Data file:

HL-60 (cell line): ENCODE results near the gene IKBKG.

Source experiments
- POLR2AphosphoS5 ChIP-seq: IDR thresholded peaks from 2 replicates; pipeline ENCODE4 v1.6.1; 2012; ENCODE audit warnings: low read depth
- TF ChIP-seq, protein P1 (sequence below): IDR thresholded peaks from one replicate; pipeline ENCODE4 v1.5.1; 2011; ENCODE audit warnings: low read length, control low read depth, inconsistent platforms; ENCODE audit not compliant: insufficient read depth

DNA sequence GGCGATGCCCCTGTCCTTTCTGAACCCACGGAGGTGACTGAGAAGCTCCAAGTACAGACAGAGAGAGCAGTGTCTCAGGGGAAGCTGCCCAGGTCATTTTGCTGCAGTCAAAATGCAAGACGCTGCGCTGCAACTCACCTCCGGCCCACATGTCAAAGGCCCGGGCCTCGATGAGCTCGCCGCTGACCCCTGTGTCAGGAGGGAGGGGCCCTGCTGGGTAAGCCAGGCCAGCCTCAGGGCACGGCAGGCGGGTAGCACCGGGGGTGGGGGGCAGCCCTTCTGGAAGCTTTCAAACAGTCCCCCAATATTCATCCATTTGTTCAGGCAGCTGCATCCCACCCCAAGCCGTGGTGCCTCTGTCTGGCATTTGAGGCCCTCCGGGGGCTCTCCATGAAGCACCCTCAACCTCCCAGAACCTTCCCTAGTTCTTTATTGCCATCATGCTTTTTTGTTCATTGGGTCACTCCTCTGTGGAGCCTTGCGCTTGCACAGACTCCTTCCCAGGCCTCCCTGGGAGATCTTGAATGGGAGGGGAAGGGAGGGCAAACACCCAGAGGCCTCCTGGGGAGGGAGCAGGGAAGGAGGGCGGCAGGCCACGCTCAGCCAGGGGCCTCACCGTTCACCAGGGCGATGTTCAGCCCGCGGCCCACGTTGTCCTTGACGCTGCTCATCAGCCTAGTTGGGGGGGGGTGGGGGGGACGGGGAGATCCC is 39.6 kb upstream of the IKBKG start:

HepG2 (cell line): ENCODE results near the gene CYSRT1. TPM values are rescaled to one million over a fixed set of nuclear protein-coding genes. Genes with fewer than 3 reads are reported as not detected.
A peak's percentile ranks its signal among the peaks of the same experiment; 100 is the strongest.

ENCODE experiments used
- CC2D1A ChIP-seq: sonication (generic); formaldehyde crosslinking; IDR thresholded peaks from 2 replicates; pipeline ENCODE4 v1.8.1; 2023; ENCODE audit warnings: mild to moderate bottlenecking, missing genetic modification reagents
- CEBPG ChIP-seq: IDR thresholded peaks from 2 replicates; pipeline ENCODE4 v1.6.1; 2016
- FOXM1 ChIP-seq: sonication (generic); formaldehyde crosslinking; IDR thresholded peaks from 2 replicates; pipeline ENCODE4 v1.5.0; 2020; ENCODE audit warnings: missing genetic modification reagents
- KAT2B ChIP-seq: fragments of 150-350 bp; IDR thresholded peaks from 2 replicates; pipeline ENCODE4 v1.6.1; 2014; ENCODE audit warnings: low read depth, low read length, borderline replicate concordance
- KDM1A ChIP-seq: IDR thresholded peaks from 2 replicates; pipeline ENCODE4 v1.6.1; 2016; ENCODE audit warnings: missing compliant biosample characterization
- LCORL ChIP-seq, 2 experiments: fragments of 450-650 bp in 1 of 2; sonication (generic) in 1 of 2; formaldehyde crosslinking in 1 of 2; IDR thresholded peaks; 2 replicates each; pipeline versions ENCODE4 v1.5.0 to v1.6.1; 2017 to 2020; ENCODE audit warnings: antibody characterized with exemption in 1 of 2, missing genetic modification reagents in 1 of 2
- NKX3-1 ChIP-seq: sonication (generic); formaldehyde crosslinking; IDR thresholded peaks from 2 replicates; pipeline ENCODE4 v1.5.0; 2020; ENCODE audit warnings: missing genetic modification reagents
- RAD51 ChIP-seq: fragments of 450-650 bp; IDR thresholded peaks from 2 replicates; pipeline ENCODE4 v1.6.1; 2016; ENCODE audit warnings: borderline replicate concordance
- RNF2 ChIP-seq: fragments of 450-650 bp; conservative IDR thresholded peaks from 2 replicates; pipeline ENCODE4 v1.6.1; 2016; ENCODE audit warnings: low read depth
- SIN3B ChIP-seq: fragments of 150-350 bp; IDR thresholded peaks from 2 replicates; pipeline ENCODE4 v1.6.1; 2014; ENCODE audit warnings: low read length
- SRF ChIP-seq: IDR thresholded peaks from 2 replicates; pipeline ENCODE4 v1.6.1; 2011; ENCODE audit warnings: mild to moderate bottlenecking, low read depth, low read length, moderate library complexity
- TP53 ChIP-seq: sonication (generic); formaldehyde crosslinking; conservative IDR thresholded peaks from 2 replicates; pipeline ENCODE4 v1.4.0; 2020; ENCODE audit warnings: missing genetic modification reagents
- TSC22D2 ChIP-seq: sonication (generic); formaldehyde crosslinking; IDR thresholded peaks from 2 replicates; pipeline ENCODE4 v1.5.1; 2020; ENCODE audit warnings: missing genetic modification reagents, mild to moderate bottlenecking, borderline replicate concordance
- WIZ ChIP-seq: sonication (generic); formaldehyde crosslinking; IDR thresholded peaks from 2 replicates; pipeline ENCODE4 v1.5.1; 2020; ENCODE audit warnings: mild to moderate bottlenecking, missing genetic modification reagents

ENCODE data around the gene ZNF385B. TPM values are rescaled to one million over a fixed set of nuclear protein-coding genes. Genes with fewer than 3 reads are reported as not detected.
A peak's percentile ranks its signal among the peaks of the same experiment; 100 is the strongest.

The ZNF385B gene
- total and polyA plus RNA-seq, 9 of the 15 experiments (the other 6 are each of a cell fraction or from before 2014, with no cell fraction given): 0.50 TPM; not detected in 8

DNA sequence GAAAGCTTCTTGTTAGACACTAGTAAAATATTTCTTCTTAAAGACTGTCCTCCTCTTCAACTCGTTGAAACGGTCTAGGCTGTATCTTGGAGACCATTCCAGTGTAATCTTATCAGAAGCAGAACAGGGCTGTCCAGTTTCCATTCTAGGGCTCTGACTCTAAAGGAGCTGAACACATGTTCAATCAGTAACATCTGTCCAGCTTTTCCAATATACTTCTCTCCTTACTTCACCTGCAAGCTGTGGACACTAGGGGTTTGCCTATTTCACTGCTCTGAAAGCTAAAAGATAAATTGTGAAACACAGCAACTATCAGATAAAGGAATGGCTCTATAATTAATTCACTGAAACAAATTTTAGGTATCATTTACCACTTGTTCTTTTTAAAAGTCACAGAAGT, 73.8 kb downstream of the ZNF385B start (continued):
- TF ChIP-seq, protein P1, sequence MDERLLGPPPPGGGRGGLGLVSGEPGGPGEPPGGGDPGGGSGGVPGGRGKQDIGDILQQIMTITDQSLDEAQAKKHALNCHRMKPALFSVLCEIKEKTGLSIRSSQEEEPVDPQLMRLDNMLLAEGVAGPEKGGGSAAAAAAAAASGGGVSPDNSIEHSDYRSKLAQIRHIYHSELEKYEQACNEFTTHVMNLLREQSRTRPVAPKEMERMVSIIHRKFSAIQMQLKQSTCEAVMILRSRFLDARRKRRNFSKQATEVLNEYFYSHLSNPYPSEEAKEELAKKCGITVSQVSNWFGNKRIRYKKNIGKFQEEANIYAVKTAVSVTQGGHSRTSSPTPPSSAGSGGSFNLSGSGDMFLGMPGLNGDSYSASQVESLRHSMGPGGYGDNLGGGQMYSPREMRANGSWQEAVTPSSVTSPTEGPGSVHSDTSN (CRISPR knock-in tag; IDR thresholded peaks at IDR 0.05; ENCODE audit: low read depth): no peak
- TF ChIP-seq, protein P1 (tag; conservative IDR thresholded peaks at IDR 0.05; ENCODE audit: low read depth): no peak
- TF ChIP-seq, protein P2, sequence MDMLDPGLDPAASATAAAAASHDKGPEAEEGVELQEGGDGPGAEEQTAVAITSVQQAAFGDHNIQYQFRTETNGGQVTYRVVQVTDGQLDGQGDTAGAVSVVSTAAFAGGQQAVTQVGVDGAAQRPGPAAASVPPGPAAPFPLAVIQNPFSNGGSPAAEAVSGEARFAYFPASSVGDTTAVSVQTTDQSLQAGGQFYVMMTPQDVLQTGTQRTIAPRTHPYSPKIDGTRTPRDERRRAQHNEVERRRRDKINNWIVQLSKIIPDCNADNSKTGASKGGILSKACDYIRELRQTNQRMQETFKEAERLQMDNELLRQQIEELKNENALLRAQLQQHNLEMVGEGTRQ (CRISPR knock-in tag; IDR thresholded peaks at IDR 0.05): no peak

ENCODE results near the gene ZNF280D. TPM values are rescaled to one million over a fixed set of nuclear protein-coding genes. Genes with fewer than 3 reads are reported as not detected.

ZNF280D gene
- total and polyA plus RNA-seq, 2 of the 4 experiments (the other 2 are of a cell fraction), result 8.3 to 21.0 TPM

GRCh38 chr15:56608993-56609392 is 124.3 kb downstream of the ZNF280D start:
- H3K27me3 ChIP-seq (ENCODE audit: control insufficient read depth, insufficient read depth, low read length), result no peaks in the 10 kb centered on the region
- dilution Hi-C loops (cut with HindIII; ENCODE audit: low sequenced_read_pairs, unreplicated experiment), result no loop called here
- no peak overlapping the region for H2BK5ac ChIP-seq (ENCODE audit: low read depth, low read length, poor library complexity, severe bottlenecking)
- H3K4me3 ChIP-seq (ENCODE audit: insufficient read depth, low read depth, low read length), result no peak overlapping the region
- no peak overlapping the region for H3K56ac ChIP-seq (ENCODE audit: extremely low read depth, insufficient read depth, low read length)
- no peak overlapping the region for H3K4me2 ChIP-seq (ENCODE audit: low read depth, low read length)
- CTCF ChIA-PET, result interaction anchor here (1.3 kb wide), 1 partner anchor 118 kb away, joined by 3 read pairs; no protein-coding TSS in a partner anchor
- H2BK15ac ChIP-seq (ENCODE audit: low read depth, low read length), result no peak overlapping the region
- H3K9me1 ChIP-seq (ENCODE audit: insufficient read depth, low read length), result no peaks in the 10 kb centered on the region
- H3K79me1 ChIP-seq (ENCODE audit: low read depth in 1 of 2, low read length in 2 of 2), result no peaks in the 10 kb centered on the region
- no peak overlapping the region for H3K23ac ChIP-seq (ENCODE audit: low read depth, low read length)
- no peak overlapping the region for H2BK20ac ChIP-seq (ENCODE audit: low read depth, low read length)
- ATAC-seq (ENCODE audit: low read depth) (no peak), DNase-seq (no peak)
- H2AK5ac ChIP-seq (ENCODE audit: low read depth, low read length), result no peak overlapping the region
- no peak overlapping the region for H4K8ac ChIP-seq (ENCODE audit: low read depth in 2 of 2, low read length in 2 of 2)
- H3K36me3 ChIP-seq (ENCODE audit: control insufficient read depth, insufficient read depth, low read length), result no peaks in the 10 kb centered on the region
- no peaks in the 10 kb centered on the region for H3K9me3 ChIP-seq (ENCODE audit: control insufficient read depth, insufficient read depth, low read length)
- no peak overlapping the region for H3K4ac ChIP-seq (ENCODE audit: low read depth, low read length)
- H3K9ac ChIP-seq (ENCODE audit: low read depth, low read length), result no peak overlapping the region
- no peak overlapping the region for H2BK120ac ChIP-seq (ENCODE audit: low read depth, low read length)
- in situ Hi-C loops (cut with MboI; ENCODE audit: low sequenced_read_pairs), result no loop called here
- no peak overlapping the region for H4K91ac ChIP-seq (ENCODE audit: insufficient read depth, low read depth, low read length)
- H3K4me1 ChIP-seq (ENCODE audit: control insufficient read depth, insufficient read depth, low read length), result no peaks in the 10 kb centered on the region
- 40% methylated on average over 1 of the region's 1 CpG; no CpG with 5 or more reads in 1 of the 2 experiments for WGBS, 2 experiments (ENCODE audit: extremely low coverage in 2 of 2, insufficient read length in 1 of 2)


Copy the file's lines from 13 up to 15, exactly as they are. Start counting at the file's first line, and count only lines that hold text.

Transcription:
- KDM1A ChIP-seq: IDR thresholded peaks from 2 replicates; pipeline ENCODE4 v1.6.1; 2016; ENCODE audit warnings: missing compliant biosample characterization
- LCORL ChIP-seq, 2 experiments: fragments of 450-650 bp in 1 of 2; sonication (generic) in 1 of 2; formaldehyde crosslinking in 1 of 2; IDR thresholded peaks; 2 replicates each; pipeline versions ENCODE4 v1.5.0 to v1.6.1; 2017 to 2020; ENCODE audit warnings: antibody characterized with exemption in 1 of 2, missing genetic modification reagents in 1 of 2
- NKX3-1 ChIP-seq: sonication (generic); formaldehyde crosslinking; IDR thresholded peaks from 2 replicates; pipeline ENCODE4 v1.5.0; 2020; ENCODE audit warnings: missing genetic modification reagents